1. re: Ruth Lafler

                                                I don`t cook them I just go to a cafe in Castroville and enjoy.

                                                1. re: bigjimbray

                                                  I amazed my aunt in San Jose while visiting a couple of years ago. I was driving back from a day trip to Carmel, and stopped in Castroville for some chokes for dinner. My aunt did not believe that they could be superior to the artichokes she buys at her supermarket. Wrong! As with most things vegetal, fresh is best in the artichoke department.

                                                  1. re: pikawicca

                                                    Yeah, I think a difference in freshness is really noticable in artichokes. I passed on some artichokes yesterday because even though it was at the farmers' market, the cut ends of the stems were black and the stems were starting to shrivel.

                                              2. I chop up garlic and parsley finely, mix with some salt and lots of black pepper, then stuff that mixture under the leaves at random (usually a pinch under each leaf till you get to the inside).

                                                Put the artichokes upright in a pan that will hold them snugly, add water to about 1/3 of the way up the artichokes. Drizzle with olive oil, sprinkle with a little more salt and pepper. Simmer till done. You know they're done when you tug on a leaf and it comes out easily. Usually takes me about 20-30 minutes. I usually eat everything, including the fuzzy bit (if it's not too prickly), except the hard parts of the leaves.

                                                1. Is "heart" the same thing as "bottom"? I've never eaten a fresh artichoke that actually contained anything that looked like what you can buy as frozen or marinated artichoke hearts. I guess those come from very young artichokes that haven't developed a choke yet (and that are not often eaten fresh)? Or a different variety (that is not often eaten fresh)? Or am I confused?

                                                  1 Reply
                                                  1. re: DeppityDawg

                                                    Hmmm ... I'm not sure which is technically correct, or if both are. However, I grew up in artichoke country, and I've always called the bottom the heart (although I've also seen it called the "crown"). What are sold as artichoke hearts, either canned or frozen, are small, immature artichokes that have also been trimmed of some of their tough outer leaves. The artichoke plant produces large artichokes on its main stalk(s), but it also produces smaller artichokes on secondary stalks. An artichoke is, after all, a flower. So if you can think of flowering plants you've seen where there are smaller blossoms around the main blossoms, then you've got the picture. Sometimes in stores you can buy "baby" artichokes, and if you trim them down (cut off the tops and remove some of the outer leaves), they look exactly like the canned/frozen ones.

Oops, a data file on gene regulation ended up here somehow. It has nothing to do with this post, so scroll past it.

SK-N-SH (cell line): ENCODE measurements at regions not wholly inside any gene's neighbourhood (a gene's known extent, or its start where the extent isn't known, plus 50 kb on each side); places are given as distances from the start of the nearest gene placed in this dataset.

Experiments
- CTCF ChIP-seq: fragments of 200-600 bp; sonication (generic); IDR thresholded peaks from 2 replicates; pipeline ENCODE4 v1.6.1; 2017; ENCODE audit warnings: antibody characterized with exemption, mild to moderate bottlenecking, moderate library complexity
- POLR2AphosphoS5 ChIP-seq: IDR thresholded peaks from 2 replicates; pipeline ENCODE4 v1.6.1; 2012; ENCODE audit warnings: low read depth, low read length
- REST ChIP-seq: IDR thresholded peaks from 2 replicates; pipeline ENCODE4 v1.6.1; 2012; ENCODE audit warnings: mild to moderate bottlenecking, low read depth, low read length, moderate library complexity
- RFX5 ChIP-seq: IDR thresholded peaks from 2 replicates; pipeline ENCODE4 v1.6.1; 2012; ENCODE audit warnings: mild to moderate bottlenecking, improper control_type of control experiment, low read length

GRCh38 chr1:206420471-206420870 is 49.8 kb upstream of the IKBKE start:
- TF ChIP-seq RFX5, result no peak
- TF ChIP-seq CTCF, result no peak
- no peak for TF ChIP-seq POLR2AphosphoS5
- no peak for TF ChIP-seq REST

2. I like to make them in a stew with lamb.
                                                    I had to watch that section of the Molto Mario episode twice to get the Italian idea of hacking off the leaves to get to a quartered heart/stem for the stew...
                                                    It was a little shocking, since I'd only ever eaten them steamed, pulling leaf by leaf.

                                                    3 Replies
                                                    1. re: pitu

                                                      It does seem shockingly wasteful, doesn't it? I once bought a bag of large distressed (some mold on some leaves) artichokes for $1, stripped off all the leaves and sauteed only the hearts in butter and garlic and it felt so decadent. The best fried artichoke hearts I ever had were at a small restaurant right next to an artichoke field where they fried just the bottoms. Out front one busy day there was a huge (about four feet cubed) cardboard box full of immaculately fresh artichokes, and a couple of field workers with heavy gloves standing there ripping off leaves by the handsful. Long gone, though. *sigh*

                                                      1. re: Ruth Lafler

                                                        omigod Ruth, artichoke fields...